000f: if-nez v0, 0010
0010: const-string v0, "two"
0012: invoke-virtual {v1, v0}, Ljava/io/PrintStream;.println:(Ljava/lang/Object;)V
0015: return-void

Note how bytecode index 0002 load the string “one” and then index 0004 performs a non-null check that will always succeed. This makes index 0006 which loads “two” dead code. Similarly, index 000d loads 0 (which represents null) and then index 000f does a non-null check that will always fail and fall through into index 0010.

As mentioned in the previous post, R8 uses an intermediate representation (IR) for code. This IR uses static single assignment form (SSA) in order to facilitate certain optimizations. With SSA, R8 can determine how data flows through the program. For the value that flows into the first println after inlining its SSA graph looks a bit like the following.

The foundational property of SSA is that each variable is only assigned once. This is why “two” is assigned to y instead of overwriting x. z uses a special phi function (Φ) to select between x or y based on which branch was taken. As you can see in the previous bytecode output, x, y, and z all wind up becoming register v0 which does get overwritten–single assignment is only for the IR!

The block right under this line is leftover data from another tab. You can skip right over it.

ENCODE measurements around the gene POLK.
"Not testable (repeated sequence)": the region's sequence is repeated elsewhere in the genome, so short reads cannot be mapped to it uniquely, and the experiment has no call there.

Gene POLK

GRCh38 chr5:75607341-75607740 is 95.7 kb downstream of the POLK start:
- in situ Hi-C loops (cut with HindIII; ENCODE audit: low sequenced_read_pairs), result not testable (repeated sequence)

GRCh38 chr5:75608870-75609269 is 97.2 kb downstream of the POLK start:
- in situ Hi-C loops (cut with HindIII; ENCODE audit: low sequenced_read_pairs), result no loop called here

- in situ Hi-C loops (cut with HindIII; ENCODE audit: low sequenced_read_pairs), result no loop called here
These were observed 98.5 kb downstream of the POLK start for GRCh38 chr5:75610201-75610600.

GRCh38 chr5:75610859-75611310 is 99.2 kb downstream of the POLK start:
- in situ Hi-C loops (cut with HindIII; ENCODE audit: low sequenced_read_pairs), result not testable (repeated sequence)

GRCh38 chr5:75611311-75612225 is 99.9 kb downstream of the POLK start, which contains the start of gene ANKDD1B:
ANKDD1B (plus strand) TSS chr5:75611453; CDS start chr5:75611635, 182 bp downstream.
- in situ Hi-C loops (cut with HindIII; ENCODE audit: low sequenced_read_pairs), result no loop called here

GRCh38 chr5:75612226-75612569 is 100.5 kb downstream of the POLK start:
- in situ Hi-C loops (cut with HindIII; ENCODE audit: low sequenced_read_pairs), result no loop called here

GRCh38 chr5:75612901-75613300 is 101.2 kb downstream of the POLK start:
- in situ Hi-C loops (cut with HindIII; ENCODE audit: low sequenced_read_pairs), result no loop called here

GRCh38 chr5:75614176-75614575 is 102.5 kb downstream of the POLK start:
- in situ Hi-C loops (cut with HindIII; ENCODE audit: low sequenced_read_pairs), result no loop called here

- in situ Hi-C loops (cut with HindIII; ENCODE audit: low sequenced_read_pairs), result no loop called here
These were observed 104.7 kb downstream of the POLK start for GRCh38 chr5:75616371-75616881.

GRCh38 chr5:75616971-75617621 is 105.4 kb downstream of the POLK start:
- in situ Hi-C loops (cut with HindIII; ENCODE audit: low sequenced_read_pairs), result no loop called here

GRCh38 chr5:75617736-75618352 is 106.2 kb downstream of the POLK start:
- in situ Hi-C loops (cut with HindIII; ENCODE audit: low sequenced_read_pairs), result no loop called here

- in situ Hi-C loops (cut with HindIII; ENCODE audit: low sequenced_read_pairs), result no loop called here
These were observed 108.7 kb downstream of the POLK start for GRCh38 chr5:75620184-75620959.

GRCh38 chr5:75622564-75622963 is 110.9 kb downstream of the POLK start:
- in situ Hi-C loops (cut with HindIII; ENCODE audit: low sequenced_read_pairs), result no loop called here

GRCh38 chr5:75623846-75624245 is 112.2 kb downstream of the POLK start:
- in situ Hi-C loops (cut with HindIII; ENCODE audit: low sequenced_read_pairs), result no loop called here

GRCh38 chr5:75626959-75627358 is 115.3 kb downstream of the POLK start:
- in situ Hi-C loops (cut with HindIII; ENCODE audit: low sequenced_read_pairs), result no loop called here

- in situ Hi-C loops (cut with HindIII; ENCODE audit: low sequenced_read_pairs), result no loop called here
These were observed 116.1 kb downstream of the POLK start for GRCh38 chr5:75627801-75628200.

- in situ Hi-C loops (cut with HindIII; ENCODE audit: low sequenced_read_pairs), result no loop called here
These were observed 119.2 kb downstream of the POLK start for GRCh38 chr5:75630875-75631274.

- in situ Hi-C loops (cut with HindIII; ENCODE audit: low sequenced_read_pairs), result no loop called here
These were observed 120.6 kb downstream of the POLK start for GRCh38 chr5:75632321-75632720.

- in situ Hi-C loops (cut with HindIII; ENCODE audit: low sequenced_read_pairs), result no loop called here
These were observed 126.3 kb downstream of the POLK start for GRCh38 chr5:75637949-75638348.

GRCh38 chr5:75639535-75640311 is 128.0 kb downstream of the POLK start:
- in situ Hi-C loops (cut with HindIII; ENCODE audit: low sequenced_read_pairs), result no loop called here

If we take the above graph and add nullability information to it, both x and y would be marked as non-nullable since they are both initialized with a constant. As a result, z would also be non-nullable. Since w is a field lookup of a reference, it is potentially nullable.

With x being non-nullable, R8 determines that the if-nez bytecode which checks if x is non-null will always be true and thus is useless. The false branch of the conditional which assigns y will never be taken and so it is also useless.

These useless bytecodes can then be pruned from the graph since we know that they are dead code.

z is now a phi function on a single variable, x, which means we can just replace all usages z directly with x.

What’s left is just the System.out lookup into w, assignment of the “one” constant into x, and then the call to println on w with the value x.